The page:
• The Chinlone Festival takes place at the Mahamuni Temple in June or July. The best Chinlone (one of Myanmar’s traditional sports) players come from around Myanmar to compete.
  • Also hosted at the Mahamuni Temple is the Payagyi Festival (January), which features rice cooking contests held in the evening followed by incense burning the following morning, as homage to the Buddha.

For exact dates and full Myanmar festival listings, go to our festivals calendar.

Eating and drinking

If you wander around downtown Mandalay, particularly between the south west corner of Mandalay Palace moat and Zegyo Market (between 22nd and 28th streets), you will find many inexpensive roadside restaurants serving a variety of tasty local dishes, as well as Chinese, Indian and Tibetan food.

Here is a selection of some of the best places to eat in Mandalay:

  • Lashio Lay is a downtown restaurant popular with locals and foreigners alike, serving good value authentic Shan food, and is open later than most other places. Price K2000-K4000. Location: 23rd street, between 83rd and 84th.
  • 27th street food stalls. Near Zegyo Market you will find a number of street stalls selling cheap and tasty chapatis. Beers usually need to be brought or ordered from another store.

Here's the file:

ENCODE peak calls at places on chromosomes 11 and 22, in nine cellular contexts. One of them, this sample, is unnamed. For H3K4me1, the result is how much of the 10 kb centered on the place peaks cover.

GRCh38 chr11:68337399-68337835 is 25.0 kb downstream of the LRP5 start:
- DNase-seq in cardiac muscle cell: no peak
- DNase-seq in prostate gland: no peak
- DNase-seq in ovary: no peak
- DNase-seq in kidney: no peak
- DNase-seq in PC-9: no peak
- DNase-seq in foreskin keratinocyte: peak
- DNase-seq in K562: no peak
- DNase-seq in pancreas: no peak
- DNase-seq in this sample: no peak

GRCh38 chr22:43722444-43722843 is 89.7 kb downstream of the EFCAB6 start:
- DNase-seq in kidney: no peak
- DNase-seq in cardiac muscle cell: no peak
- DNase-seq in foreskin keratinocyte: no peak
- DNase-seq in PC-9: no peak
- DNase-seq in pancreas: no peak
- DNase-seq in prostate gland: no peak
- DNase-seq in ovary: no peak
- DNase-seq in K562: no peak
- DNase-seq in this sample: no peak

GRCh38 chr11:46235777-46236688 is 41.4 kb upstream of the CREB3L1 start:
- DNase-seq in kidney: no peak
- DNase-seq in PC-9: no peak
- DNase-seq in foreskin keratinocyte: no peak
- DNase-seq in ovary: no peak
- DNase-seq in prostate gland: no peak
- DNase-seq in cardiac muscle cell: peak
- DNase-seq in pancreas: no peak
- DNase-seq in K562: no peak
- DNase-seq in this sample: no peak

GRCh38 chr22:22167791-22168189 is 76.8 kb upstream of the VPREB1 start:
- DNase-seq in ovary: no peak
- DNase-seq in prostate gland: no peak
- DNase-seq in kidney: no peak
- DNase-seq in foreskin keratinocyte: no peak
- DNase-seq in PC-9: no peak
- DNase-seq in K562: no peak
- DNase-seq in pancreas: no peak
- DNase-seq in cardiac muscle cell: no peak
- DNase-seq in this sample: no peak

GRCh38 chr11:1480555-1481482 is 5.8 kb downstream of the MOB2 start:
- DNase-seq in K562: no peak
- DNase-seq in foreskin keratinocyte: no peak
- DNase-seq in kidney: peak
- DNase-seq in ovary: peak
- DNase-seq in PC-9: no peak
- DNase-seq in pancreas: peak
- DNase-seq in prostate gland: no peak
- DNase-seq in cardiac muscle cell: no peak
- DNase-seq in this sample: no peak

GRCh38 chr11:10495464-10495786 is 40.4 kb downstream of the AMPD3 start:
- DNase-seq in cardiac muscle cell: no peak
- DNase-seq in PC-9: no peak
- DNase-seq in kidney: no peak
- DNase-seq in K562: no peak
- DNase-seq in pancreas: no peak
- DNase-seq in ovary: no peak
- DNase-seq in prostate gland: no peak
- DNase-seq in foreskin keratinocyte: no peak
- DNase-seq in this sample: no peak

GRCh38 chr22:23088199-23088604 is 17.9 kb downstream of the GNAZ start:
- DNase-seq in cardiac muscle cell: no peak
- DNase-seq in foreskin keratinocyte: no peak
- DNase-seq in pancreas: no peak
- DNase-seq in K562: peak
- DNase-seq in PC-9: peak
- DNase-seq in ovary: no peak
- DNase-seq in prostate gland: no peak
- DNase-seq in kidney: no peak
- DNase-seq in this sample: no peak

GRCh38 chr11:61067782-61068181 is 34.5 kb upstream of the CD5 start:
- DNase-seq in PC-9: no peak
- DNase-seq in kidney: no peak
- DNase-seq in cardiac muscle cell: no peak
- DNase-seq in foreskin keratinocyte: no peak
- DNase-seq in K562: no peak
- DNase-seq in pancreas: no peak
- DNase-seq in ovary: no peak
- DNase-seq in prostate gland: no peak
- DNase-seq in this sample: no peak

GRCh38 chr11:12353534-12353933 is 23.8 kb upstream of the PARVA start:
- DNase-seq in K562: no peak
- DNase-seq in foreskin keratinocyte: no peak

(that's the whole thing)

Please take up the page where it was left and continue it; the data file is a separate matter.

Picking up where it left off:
• Karaweik tea house serves delicious dumplings and a variety of other local dishes. Price K1000-K3000. Location: 22nd street, between 83rd and 84th.
  • Green Elephant has a lovely, atmospheric garden setting and offers traditional Myanmar food, as well as Thai, Chinese Indian and Western dishes. Price K10000-K15000. Location: 27th street, between 64th and 65th.

There are street side beer stations scattered all around Mandalay, although relatively little western-style bar or coffee culture. The options are growing however, and most bar options are located around the south east corner of Mandalay Palace. Here are the highlights: